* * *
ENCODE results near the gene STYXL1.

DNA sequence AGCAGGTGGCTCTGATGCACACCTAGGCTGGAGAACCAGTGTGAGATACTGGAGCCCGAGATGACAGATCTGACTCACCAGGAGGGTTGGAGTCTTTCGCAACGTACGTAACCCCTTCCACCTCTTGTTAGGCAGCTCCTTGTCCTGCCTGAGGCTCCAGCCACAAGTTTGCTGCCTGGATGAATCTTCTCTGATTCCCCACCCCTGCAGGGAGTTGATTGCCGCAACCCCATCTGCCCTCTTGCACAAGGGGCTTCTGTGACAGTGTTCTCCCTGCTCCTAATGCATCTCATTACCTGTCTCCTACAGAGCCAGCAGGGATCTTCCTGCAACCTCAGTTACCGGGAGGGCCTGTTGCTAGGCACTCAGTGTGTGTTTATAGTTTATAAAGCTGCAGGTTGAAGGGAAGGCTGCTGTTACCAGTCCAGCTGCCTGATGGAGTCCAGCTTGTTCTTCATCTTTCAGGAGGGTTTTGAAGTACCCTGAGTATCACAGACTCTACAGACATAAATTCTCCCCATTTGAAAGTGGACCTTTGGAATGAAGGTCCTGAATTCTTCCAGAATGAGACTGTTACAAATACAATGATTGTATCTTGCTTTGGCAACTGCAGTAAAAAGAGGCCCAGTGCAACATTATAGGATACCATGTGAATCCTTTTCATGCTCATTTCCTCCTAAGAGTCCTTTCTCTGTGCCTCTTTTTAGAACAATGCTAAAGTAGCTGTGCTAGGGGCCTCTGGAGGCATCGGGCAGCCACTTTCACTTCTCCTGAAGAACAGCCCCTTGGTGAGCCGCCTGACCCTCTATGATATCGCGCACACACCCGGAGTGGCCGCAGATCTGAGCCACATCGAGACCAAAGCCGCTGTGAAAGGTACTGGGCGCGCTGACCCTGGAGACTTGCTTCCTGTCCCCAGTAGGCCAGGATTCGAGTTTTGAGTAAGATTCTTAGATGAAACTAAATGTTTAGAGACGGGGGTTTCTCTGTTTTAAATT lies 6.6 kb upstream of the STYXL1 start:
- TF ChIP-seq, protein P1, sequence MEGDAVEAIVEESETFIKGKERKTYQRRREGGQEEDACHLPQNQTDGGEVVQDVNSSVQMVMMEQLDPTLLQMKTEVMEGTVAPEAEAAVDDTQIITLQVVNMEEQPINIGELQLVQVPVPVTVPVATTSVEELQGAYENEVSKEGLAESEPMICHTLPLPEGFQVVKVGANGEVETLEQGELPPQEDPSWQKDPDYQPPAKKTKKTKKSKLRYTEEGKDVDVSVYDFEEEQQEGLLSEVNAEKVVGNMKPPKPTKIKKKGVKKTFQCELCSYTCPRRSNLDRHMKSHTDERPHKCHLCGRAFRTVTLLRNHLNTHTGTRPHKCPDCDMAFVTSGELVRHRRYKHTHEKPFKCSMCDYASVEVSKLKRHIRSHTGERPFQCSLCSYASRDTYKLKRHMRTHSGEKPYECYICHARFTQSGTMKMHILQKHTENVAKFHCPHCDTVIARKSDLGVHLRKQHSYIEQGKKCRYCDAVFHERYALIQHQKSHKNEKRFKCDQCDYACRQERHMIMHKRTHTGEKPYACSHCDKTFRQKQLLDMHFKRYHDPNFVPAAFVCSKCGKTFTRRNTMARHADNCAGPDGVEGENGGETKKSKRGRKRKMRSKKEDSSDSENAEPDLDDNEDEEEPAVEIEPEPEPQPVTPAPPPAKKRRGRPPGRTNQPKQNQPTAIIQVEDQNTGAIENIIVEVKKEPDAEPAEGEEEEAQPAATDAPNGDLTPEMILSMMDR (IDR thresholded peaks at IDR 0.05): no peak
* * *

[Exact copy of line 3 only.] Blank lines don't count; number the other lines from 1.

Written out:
- TF ChIP-seq, protein P1, sequence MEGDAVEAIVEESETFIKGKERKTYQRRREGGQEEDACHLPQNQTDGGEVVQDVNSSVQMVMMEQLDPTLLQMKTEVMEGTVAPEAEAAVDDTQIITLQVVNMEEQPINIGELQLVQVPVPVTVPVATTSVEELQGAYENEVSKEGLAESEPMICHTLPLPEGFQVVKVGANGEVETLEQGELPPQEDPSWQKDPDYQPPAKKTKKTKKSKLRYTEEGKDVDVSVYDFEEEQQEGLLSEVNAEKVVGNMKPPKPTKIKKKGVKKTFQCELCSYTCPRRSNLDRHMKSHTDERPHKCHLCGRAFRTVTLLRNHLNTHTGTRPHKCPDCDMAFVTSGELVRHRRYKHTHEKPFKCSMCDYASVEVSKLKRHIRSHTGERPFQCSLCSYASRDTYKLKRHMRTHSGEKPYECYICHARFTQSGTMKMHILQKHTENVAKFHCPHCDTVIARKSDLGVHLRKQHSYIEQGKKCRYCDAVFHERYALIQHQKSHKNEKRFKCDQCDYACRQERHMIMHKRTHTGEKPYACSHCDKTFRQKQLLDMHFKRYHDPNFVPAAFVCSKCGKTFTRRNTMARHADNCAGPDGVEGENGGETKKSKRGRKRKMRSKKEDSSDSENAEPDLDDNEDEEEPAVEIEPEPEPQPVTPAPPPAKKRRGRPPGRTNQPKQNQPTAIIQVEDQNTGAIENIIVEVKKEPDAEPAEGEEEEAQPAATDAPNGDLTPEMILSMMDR (IDR thresholded peaks at IDR 0.05): no peak